Gun Owners: More Mental Health Records Should Be Shared

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Those in the gun community will naturally defend their guns.

“Guns are meant to protect, they’re meant to provide, people use them to provide food for the table,” says Kevin Bullock.

And when there’s a public mass shooting, they are the first to get a black eye. The mentally ill, though, who have a record similar to John Russell Houser, they say, should never have been given a gun in the first place.

“I know there’s been failures in the past where mental institutions, doctors have not been reporting mental illness to the proper authorities to where they would be denied access to a gun. So yes, I have a problem with that because it reflects badly on the gun community even though it’s not our fault,” says Ryan Wells.

Houser was treated for mental illness in 2008 and 2009, said to suffer from bipolar disorder and had a history of arson and domestic violence. His wife even hid his guns from him. We’re not sure if these guns were obtained before or after his history with bipolar disorder. The wrong person behind a gun is as deadly as the wrong person behind a car and gun owners say it’s not fair to single out their community.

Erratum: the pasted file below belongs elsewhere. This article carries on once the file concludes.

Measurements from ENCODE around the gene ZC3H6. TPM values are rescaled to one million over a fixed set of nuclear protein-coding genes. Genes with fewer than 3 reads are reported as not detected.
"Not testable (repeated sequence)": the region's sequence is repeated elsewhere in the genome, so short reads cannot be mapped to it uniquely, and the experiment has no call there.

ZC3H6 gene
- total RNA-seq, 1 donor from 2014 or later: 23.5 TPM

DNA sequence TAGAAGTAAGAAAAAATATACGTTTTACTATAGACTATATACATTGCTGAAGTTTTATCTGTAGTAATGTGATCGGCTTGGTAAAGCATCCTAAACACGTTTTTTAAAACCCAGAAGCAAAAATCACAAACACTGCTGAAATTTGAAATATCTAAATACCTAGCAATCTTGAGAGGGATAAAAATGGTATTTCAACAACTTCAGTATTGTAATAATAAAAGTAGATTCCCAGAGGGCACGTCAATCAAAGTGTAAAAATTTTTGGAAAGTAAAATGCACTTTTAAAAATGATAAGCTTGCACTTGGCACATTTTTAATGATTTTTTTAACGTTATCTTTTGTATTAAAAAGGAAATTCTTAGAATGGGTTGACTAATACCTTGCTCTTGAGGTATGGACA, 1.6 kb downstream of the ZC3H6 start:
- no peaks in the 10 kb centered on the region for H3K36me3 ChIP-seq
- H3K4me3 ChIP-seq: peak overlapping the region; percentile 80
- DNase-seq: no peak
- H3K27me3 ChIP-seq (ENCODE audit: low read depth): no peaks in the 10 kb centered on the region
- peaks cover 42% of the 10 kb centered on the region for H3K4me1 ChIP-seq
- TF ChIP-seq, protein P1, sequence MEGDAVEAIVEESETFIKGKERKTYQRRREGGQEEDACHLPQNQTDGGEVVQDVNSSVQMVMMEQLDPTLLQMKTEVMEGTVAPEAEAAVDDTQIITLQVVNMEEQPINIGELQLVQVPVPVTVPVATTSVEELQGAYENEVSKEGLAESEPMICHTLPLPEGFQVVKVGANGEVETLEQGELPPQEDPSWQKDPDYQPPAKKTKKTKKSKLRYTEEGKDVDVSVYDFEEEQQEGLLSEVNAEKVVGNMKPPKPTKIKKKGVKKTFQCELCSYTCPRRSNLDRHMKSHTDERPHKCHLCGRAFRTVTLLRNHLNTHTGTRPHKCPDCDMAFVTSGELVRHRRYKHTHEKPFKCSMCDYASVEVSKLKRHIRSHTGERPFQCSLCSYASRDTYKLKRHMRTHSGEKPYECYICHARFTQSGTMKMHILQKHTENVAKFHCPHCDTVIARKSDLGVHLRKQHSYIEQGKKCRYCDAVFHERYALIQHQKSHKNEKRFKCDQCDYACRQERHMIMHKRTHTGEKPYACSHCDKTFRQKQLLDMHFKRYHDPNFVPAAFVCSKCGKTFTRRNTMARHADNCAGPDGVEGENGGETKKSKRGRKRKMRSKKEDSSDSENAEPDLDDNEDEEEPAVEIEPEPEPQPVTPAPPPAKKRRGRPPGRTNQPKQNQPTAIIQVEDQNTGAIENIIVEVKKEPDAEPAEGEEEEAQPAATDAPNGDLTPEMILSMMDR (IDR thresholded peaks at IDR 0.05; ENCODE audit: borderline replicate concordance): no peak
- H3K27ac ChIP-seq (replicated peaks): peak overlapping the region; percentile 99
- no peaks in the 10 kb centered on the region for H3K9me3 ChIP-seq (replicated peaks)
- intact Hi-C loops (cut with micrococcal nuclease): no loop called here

“And you know, they could pick up a bat and hit them in the head and it would be the same thing but people don’t want to get rid of bats because somebody gets hit over the head with them, and they’ll certainly not going to get of their cars, who kill more people than guns by far,” says Glenn Howard.

The “Fix NICS” Initiative aims to encourage all states to hand over important records that can tell if a person suffers from a mental illness and should not be in possession of a firearm. Alabama, Mississippi and Georgia have passed legislation relevant to the initiative, but in order for a true background check to work, all states must participate.

“I don’t see nothing wrong with it, everyone needs protection. People use guns for the wrong thing but hey, safety first. So, it ain’t how you use the gun, it’s the person behind the gun,” says Mark Dale.

Many believe a gun show acts as a loophole to get a gun more easily, but folks leaving the show today tell me it’s easier to buy a gun on the street than it is to buy one at a gun show.

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